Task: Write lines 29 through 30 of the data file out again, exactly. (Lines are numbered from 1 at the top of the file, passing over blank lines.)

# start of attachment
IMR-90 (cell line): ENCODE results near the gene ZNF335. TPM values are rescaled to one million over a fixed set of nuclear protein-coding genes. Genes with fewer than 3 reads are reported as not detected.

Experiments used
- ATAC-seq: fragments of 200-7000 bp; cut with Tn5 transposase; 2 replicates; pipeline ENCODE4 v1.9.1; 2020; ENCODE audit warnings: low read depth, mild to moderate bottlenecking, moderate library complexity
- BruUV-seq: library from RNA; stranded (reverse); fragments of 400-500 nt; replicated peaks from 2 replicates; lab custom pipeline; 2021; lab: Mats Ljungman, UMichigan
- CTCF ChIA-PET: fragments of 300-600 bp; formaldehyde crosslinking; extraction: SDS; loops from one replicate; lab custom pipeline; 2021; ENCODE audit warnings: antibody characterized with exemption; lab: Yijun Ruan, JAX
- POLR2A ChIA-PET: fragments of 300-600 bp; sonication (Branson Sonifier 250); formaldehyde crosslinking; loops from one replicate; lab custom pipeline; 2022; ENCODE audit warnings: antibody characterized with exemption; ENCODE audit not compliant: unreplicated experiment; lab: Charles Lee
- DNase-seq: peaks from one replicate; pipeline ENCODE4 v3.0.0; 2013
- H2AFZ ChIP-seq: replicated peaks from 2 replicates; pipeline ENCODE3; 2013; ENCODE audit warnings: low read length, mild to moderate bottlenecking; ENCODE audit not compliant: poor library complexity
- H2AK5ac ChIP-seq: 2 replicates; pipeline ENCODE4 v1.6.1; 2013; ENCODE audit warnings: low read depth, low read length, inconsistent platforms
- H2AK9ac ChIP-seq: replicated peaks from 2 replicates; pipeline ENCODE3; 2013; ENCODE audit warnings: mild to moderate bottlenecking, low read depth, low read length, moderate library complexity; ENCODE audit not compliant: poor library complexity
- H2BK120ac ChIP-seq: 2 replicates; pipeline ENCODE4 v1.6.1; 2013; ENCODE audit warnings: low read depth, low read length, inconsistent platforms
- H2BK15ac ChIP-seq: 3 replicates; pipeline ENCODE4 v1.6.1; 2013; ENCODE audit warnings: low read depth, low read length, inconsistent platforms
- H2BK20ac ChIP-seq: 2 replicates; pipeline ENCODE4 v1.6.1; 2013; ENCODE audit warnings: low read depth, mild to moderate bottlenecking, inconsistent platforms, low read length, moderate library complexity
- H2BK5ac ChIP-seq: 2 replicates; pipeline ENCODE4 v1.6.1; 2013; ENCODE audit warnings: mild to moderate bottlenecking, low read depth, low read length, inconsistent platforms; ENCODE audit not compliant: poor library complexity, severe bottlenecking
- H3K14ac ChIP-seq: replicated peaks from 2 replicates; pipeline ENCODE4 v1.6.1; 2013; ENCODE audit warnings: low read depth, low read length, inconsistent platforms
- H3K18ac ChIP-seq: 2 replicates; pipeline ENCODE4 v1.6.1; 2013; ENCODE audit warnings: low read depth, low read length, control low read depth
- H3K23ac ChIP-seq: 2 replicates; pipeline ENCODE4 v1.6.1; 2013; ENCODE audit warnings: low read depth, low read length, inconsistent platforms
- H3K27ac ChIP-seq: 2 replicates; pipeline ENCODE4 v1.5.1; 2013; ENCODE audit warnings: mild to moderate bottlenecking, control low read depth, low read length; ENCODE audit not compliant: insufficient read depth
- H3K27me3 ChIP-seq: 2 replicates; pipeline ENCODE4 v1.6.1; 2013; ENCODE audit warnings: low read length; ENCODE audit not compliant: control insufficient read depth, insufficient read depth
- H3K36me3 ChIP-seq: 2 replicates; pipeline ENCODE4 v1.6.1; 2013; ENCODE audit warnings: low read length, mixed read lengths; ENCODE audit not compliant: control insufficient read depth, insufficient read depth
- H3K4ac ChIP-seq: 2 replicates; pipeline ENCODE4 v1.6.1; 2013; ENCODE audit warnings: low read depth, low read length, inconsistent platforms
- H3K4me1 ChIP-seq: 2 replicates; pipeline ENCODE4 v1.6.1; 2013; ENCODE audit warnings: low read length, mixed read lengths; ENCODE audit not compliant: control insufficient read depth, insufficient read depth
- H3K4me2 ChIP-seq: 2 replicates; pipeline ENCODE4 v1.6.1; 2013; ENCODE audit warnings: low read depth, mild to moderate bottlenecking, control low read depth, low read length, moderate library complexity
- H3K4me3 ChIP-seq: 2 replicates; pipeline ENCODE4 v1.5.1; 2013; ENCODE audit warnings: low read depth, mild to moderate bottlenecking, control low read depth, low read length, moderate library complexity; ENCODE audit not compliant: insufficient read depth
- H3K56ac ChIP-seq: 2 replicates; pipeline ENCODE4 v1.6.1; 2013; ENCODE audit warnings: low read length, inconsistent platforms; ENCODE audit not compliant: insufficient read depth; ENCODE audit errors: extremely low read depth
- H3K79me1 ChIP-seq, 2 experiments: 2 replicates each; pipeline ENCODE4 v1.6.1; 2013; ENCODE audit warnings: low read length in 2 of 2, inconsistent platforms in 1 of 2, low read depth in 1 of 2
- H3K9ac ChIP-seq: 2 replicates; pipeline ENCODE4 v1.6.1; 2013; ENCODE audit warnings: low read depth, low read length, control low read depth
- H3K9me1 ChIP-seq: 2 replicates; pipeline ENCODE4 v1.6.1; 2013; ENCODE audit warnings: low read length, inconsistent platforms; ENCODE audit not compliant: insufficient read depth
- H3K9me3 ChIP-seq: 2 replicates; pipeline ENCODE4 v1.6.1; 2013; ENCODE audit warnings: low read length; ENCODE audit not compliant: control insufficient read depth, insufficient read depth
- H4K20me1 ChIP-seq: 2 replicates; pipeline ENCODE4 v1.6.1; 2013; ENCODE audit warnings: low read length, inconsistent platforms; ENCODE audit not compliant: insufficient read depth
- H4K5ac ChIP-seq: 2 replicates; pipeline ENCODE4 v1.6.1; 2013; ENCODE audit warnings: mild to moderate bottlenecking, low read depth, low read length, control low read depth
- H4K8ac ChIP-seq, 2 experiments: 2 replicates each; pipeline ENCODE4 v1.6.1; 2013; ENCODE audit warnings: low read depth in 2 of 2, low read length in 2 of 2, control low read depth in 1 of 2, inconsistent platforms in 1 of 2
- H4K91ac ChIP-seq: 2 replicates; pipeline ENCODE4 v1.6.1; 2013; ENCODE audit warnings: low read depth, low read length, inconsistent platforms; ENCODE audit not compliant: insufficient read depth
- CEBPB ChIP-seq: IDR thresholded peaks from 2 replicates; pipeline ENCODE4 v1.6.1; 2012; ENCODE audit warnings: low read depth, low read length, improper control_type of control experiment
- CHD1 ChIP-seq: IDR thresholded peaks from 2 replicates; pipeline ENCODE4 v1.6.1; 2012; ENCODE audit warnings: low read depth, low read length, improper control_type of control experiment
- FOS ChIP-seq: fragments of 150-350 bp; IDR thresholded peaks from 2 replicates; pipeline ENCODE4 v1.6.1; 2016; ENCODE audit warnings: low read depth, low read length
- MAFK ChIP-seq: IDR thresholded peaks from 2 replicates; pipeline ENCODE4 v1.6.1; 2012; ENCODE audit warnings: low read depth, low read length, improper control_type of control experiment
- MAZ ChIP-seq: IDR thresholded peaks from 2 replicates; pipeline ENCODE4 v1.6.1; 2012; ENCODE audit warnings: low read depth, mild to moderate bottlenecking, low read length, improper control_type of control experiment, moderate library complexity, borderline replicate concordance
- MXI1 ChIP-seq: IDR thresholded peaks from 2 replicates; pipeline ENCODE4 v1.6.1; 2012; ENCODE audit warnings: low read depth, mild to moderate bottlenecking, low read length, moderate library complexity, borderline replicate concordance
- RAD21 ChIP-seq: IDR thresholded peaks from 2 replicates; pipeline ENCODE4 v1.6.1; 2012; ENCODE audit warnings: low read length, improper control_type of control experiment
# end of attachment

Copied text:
- H3K9me3 ChIP-seq: 2 replicates; pipeline ENCODE4 v1.6.1; 2013; ENCODE audit warnings: low read length; ENCODE audit not compliant: control insufficient read depth, insufficient read depth
- H4K20me1 ChIP-seq: 2 replicates; pipeline ENCODE4 v1.6.1; 2013; ENCODE audit warnings: low read length, inconsistent platforms; ENCODE audit not compliant: insufficient read depth